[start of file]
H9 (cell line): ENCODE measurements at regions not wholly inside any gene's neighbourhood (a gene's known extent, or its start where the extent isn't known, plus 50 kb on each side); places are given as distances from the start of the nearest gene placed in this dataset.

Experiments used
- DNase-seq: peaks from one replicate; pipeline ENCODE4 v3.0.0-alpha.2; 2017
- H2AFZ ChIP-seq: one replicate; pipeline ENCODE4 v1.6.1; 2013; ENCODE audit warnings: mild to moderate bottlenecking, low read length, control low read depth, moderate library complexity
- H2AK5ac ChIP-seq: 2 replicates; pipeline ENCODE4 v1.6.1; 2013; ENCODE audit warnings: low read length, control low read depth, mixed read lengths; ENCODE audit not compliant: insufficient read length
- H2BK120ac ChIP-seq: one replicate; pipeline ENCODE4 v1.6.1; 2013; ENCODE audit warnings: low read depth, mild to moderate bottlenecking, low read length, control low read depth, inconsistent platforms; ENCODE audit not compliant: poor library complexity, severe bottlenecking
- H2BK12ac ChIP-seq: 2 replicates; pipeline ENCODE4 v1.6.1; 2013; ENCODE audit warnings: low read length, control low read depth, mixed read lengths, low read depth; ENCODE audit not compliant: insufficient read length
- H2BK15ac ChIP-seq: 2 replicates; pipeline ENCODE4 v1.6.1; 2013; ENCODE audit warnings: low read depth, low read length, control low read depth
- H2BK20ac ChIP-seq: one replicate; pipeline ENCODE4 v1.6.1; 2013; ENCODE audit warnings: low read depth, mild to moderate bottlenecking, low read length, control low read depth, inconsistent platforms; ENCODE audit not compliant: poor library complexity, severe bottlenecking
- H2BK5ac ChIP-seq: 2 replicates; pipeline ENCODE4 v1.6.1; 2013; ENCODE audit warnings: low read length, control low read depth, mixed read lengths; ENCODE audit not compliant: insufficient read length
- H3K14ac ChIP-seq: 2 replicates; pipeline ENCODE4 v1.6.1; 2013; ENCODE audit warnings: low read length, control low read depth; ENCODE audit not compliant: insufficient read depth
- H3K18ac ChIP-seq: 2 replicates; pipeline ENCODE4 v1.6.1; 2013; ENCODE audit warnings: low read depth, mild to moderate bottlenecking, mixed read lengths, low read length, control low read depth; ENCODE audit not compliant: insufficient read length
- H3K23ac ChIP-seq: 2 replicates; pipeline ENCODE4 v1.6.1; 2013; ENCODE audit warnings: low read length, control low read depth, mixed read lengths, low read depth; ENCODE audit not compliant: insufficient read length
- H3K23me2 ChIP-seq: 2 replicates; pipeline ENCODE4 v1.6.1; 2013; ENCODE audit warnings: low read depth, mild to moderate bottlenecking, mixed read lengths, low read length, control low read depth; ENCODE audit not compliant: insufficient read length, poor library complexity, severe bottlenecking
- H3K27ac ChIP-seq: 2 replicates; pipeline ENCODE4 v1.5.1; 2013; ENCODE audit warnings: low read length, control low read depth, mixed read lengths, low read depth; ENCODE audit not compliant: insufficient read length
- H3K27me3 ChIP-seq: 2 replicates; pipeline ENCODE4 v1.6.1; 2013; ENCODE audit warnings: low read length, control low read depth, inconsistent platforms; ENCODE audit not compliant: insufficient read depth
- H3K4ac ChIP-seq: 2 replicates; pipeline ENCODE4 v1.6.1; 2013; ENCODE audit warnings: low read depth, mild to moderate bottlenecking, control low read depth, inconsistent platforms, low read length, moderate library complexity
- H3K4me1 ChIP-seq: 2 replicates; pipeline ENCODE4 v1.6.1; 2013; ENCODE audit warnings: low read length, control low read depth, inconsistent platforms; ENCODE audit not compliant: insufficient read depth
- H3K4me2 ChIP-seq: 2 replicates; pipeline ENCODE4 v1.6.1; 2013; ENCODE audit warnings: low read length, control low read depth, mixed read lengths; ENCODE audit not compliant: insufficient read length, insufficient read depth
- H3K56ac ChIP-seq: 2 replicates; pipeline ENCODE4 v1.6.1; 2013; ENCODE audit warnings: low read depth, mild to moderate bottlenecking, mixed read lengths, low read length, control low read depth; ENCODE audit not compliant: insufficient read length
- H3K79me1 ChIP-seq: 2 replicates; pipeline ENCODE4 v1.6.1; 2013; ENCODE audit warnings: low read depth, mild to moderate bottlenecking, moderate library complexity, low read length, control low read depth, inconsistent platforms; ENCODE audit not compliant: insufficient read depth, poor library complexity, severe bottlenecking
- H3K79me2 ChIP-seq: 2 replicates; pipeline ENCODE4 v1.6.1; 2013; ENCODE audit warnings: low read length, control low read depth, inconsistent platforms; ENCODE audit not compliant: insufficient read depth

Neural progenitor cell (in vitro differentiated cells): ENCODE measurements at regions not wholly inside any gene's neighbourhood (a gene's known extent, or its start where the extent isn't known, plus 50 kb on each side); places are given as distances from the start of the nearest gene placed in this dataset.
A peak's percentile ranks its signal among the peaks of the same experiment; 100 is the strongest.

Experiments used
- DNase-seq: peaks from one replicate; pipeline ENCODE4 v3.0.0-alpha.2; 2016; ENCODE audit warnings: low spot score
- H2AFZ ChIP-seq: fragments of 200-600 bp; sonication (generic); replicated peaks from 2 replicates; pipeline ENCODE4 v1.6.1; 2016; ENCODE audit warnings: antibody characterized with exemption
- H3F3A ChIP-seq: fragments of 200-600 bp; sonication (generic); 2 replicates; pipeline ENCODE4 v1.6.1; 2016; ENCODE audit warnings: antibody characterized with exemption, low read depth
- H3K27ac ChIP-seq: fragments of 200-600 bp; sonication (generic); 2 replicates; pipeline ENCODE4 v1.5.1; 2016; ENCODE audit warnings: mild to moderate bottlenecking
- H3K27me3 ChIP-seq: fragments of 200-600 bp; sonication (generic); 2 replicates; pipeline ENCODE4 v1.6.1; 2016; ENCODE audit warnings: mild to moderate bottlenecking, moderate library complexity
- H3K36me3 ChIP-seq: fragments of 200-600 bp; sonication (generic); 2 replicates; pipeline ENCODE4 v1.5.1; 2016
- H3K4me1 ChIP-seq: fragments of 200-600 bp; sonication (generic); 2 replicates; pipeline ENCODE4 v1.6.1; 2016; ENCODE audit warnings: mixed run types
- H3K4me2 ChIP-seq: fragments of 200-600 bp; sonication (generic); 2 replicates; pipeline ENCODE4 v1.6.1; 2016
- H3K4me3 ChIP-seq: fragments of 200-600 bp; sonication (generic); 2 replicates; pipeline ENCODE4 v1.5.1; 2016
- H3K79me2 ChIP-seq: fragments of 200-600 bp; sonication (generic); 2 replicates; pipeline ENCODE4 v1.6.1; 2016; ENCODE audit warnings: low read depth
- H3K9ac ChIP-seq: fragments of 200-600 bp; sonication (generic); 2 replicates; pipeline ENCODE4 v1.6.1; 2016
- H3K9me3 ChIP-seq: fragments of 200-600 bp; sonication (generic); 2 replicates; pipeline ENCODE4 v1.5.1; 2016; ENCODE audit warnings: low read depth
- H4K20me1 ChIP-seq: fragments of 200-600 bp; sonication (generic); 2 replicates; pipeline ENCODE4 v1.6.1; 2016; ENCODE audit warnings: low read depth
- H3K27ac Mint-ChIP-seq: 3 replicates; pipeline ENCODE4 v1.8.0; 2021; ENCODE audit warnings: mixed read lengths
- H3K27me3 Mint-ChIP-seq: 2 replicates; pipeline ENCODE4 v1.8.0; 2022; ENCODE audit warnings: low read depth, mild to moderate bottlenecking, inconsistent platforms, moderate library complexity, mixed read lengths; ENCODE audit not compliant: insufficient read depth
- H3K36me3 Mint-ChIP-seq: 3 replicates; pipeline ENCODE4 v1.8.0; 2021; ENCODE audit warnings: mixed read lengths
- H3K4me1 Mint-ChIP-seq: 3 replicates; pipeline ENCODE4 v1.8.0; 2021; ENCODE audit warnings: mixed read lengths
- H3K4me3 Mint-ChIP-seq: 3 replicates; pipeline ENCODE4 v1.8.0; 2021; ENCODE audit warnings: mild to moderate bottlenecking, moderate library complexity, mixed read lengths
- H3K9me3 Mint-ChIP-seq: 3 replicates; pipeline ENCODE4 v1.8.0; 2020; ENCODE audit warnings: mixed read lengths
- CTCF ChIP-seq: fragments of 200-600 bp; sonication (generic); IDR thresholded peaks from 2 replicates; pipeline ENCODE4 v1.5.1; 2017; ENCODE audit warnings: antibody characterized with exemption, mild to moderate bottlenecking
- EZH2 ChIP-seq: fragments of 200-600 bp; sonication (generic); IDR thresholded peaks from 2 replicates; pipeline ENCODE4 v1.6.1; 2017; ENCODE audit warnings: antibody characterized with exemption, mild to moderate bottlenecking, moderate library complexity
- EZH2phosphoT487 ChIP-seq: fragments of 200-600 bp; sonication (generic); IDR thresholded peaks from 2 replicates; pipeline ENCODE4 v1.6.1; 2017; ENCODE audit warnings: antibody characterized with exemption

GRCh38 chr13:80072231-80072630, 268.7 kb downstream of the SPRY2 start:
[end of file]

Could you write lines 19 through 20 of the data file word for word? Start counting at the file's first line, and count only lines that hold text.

- H3K4me2 ChIP-seq: 2 replicates; pipeline ENCODE4 v1.6.1; 2013; ENCODE audit warnings: low read length, control low read depth, mixed read lengths; ENCODE audit not compliant: insufficient read length, insufficient read depth
- H3K56ac ChIP-seq: 2 replicates; pipeline ENCODE4 v1.6.1; 2013; ENCODE audit warnings: low read depth, mild to moderate bottlenecking, mixed read lengths, low read length, control low read depth; ENCODE audit not compliant: insufficient read length